As is the case with removing dead hair, so is the case with removing the dead part of the nails. According to the principle of biological necessity, anything which is harmful, waste, or dead must be removed from the body. A little reflection will show that keeping the dead part of the nail is unhygienic and harmful to oneself, just as is letting dead hair remain in one’s hair on the scalp. In addition to being harmful to one’s own health, long nails can cause injury to others and can spread diseases.

Another reason which necessitates cutting nails is that of functional necessity; people with long nails cannot efficiently perform general day-to-day functions with their hands. How can a person with long nails pick up objects, type, do up their buttons, wash their hair, or even write with the same ease and efficiency as a person having short nails? There are hundreds of jobs such as gardening, farming, plumbing, carpentry, electrical fitting, automobile repair, nursing, dentistry, and surgery, which cannot be performed with any efficiency by those who have long nails.

Yet another reason which necessitates cutting nails is that long nails can cause injury to oneself during activities such as bathing, playing, and cooking. Those with long nails can also cause injury to children while caring, nursing, feeding, and cleaning them. Keeping long nails is very dangerous for the health as the dirt collected under them can be the source of spreading various contagious diseases as well as food poisoning. While cooking or eating food, the dirt can pass into it, and the food may become contaminated. This is why health inspectors inspect restaurants and check those dealing with food to ensure they are hygienic and that their nails are cut and clean; they also check that their head is kept covered so that hair does not fall in the food. Imagine a person with long nails having worked with garbage and dirt, having scratched his body where there was an infection, or having just come out of the washroom; all the dirt that he has dealt with will stick under his long nails and pass into the food.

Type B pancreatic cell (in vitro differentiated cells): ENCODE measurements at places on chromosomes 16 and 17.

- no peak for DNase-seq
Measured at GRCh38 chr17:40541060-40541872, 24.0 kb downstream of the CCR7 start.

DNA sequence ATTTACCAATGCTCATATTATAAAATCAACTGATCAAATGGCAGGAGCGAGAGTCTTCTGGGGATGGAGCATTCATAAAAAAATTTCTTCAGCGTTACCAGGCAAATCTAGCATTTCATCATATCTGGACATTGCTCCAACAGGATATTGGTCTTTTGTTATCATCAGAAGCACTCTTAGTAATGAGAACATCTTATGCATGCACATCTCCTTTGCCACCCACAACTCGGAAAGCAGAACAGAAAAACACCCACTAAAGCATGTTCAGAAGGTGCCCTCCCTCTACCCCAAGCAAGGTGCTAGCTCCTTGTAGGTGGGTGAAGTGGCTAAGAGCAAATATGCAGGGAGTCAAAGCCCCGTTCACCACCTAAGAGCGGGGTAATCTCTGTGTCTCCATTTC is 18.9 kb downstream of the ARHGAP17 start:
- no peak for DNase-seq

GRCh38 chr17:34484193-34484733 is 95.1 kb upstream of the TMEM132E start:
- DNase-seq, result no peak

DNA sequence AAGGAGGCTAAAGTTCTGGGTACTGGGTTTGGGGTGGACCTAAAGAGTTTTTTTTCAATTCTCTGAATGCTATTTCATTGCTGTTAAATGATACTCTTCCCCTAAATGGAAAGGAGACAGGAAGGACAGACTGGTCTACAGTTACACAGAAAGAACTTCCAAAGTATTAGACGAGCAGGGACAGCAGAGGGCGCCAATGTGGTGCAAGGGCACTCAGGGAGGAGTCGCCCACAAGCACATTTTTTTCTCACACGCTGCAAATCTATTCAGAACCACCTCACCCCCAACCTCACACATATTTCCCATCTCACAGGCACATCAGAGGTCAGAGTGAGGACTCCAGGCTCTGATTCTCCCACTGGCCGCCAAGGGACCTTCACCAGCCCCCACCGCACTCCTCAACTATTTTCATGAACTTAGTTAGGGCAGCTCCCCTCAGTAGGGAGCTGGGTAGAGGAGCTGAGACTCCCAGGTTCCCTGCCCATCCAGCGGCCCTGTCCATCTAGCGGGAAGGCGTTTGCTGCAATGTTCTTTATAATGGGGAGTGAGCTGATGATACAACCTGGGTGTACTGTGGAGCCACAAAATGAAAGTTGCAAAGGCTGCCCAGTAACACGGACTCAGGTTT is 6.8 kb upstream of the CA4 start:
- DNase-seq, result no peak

In any case, why do people want long nails? Nails are an obstacle in day to day functioning. For hygienic and functional reasons, it is necessary that people cut their nails; only the dead part of the nails needs to be cut, not the whole nails. Just as dead hair is removed with a comb, the dead part of nails, which grow beyond the finger, should be cut with a nail cutter. The nail cutter is as much an external instrument as the comb. It is only a different instrument for the purpose of eliminating the dead, harmful part from the body.

From the foregoing reflections, one can conclude that it is necessary to cut nails. The necessity to cut nails arises from hygienic and functional reasons. Long nails can cause injury and spread diseases. They are an interference in the performance of day-to-day chores as well as daily work done to earn a living. With regards to hair, there is no such injury to anyone. Hair neither causes one nor preads diseases. They do not interfere in the performance of daily chores or work life. In fact, they protect man’s most important organ, the brain, which is housed in the skull. However, in the case of hair, just as in the case of nails, dead hair is removed. The only difference is that dead hair is removed with a comb and dead nails with a nail cutter.

Thus, at the core of the above discussion lies the principle of necessity. It is for the individual to reflect on the necessity of cutting hair, plucking eyebrows, or shaving the beard and legs. A little reflection will reveal that there is no necessity in cutting or shaving hair, but
there is a necessity in cutting nails.

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One Response to “Why do Sikhs cut their nails, when they cannot cut their hair?”

  1. Ben Lund says:

    I’m sure my reluctance to stop cutting body hair is common among westerners. As an octogenarian living in a family situation, I’m sure all those around me would conclude that regardless of my very good state of physical health and wellbeing, I had been cursed with some form of dementia. My being a strict vegetarian already sets me aside to some extent. I try to excercise the old Serenity Prayer, which goes; ‘God grant me the serenity-to accept the things I cannot change– courage the change the things I can and the wisdom to know the difference’

    Yesterday I did some volunteer work with a band of good people [nature lovers generally ]. I had a dreadful morning as I watched my fellow gardeners kill every living this that moved along the creek we were cleaning. When one individual went to his vehicle and returned with a knapsack spray outfit to attack the several ant colonies, I found it too much, made my excuses and fled home.
    Loveto all.